Archive for January 16, 2020

Thursday, January 16, 2020 [Tweets] [Favorites]

YouTube RSS Feeds

Thomas Brand:

In 2020 I am watching less stupid on YouTube by skipping the algorithm. Instead of letting the YouTube decide which videos it wants to show me, I am watching only the videos I want to see by subscribing to my favorite content creators via RSS.

[…]

[Append] the Channel ID to the end of this URL https://www.youtube.com/feeds/videos.xml?channel_id=

The combined URL + Channel ID is the Feed URL of that YouTube channel, and can be added to my feed reader.

Too bad there’s no way to do this for Twitter.

Nick Heer:

YouTube isn’t the only website that buries its RSS feeds in this manner. I don’t know that it’s deliberate — in the sense that they’re trying to discourage the use of RSS. I think it might be a result of product teams convincing themselves that RSS is something used only by the technically-proficient, so it’s put in a place where that group can find it. The trouble is that only the technically-proficient will end up using it, so it’s cyclical.

Why not just put it in a <link> tag?

Previously:

Update (2020-04-20): Vítor Galvão:

In several feed readers (e.g. Reeder) you don’t need to figure out the feed yourself: paste the channels’s URL and it’ll auto-detect the feed

If you want the feed for a specific youtube playlist, use https://www.youtube.com/feeds/videos.xml?playlist_id=

It works in News Explorer, too.

Optionals in Swift Objective-C Interoperability

Fabián Cañas (tweet):

The problem is that since Swift doesn’t think this value can be nil, it’s not trivial to check.

[…]

It says the non-optional value shouldn’t be compared to nil, and that it’s always false. But at run time, the nil is detected, and we print the statement.

[…]

What’s interesting here is that the argument to the bridge function is an Optional<NSCalendar>. The static method, by its signature, accepts nil. What’s happening then? In this case, The culprit for the crash and what saves us from unexpected behavior later on is a force unwrap. Though the value that’s actually passed in to the function is Optional<NSCalendar>.some(nil), which is still not a valid value and we’re still in undefined behavior territory, so it’s pleasantly surprising that a force unwrap catches this case.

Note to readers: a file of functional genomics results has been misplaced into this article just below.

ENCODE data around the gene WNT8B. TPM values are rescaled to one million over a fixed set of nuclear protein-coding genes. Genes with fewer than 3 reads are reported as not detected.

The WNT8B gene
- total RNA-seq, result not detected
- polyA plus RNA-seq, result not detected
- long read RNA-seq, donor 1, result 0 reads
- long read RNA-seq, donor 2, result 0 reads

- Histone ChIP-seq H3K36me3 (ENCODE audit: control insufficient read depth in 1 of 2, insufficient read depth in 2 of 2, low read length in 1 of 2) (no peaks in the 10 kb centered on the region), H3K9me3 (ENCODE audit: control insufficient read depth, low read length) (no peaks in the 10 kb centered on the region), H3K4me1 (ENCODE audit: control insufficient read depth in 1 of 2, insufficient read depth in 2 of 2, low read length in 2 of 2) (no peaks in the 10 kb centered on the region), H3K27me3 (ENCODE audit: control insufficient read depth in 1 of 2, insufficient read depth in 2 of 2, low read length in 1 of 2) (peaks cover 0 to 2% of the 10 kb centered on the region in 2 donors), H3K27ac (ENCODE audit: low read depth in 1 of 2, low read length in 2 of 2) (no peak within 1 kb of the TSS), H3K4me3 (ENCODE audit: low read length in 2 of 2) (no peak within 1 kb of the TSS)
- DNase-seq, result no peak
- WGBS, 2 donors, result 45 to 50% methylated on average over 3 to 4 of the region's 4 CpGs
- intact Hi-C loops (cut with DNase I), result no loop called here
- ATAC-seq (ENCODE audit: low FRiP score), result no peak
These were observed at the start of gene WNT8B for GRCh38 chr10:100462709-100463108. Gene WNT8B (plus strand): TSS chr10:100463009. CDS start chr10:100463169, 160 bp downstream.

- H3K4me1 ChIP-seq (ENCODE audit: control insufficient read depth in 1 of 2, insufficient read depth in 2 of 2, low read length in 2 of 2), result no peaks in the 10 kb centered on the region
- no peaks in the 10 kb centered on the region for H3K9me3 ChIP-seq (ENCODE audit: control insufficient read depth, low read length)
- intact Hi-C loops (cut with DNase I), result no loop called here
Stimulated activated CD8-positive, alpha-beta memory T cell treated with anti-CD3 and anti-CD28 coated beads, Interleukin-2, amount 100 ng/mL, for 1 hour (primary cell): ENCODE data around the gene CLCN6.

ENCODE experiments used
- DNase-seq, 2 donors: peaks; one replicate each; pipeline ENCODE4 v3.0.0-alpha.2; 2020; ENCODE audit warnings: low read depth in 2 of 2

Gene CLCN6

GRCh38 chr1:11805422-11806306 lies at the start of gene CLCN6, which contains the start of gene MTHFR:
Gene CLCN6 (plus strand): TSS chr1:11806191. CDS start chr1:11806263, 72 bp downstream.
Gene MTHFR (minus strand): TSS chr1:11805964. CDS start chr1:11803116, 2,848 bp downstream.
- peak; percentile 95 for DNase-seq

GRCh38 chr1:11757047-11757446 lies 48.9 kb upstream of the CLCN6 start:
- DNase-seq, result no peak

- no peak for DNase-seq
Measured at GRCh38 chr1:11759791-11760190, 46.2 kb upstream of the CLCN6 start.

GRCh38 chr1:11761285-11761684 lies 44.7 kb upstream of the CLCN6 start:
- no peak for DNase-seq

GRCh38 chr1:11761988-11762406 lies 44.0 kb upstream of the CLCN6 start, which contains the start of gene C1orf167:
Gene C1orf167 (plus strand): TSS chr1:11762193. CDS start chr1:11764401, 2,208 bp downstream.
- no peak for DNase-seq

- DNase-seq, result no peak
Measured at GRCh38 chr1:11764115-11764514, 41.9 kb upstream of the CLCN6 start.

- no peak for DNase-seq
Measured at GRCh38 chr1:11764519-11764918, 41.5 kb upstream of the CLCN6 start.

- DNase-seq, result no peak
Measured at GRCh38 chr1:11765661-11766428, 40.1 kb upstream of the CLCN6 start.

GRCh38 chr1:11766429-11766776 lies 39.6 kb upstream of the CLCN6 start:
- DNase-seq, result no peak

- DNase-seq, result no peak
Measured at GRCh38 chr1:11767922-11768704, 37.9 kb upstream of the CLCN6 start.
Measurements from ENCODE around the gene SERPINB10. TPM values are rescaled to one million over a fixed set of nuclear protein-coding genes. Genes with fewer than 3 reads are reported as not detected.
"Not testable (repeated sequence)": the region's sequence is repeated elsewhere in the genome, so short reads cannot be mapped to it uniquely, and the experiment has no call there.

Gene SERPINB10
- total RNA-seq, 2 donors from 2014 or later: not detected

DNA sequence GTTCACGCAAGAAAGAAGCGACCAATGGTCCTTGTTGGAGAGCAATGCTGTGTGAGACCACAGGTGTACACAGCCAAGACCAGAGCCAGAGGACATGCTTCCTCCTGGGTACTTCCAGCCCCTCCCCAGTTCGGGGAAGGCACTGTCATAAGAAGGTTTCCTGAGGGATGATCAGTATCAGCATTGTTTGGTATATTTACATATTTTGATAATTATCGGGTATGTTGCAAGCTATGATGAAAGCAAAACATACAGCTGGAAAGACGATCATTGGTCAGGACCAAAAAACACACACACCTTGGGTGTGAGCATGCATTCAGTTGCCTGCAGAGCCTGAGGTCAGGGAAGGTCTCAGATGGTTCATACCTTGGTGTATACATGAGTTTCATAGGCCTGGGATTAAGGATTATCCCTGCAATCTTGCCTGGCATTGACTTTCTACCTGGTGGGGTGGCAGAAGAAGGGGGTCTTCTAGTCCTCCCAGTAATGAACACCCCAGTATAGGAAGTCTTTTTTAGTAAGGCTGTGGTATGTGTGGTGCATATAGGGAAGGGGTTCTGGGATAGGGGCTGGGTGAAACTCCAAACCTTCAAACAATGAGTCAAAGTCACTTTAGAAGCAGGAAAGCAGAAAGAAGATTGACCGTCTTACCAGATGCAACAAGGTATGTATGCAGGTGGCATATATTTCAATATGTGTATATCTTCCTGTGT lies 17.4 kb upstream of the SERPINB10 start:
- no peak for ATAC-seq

[…]

Having the the compiler automatically check and assert that nonnull Objective-C types returned by Objective-C methods are indeed present would be fantastic, whether for debug builds or as an independent flag.

Brent Royal-Gordon:

To make sure we’re all on the same page: returning null from a nonnull imported API is full-on, demons-flying-out-of-your-nose undefined behavior. There’s no guarantee that it will do what you saw.

Unfortunately, it’s rather easy to get the annotations wrong, and even Apple does this. For example, the SecDigestTransformCreate() and SecTransformExecute() calls can return NULL in Objective-C, but Swift acts as if they can’t fail. I filed a bug about about this, which Apple recently said was so old that they wanted to close it and have me open a new one. Meanwhile, I’m able the work around the issue because these two APIs have a separate error pointer that can be examined. Without that, I think you would need an Objective-C wrapper to safely detect whether an error has occurred.

Update (2020-01-24): Quinn the Eskimo (via Thomas Clement):

The SecTransform API is effectively deprecated, and has been so since 10.12. Unfortunately it’s taken a while for us to formally deprecate it (r. 25183002).

Is Git Irreplaceable?

wyoung (Hacker News):

I worry that Git might be the last mass-market DVCS within my lifetime. Git effectively has a global monopoly on DVCSes, and I don’t see how you replace such a thing.

Replacing RCS with CVS was easy. Replacing CVS with Subversion was a big fight in many places. Replacing the remaining CVS and Subversion repos with something modern may never happen. Replacing Git with something better looks impossible.

Via Greg Hurrell:

My take: scalability is the biggest hurdle (weak spot) that must be overcome; complaints about usability are majorly exaggerated – version control has some inherent complexity that can’t be elided.

I think that’s right. The command-line weirdness is gradually being addressed, and you can mostly avoid it by using a GUI, anyway. The alternatives I’ve seen are also inherently complex.

Previously:

Composite Mac Desktop Picture

J3nRa1n:

No one asked for this. But here it is: every macOS wallpaper from Mac OS X 10.0 Cheetah to macOS 10.15 Catalina combined.

The full-resolution image is here, and there’s also one for iOS.

Previously:

Which Emoji Scissors Close?

wh0 (via Nick Heer):

Conveniently, the emojis studied in this post depict the scissors from a viewpoint parallel to the axis of the hinge. This allows us to simulate swinging the blades with basic image rotations. I collected a dataset of emojis from different vendors from Emojipedia. In the following experiments, I swing the blades around the hinge until the handles collide with each other.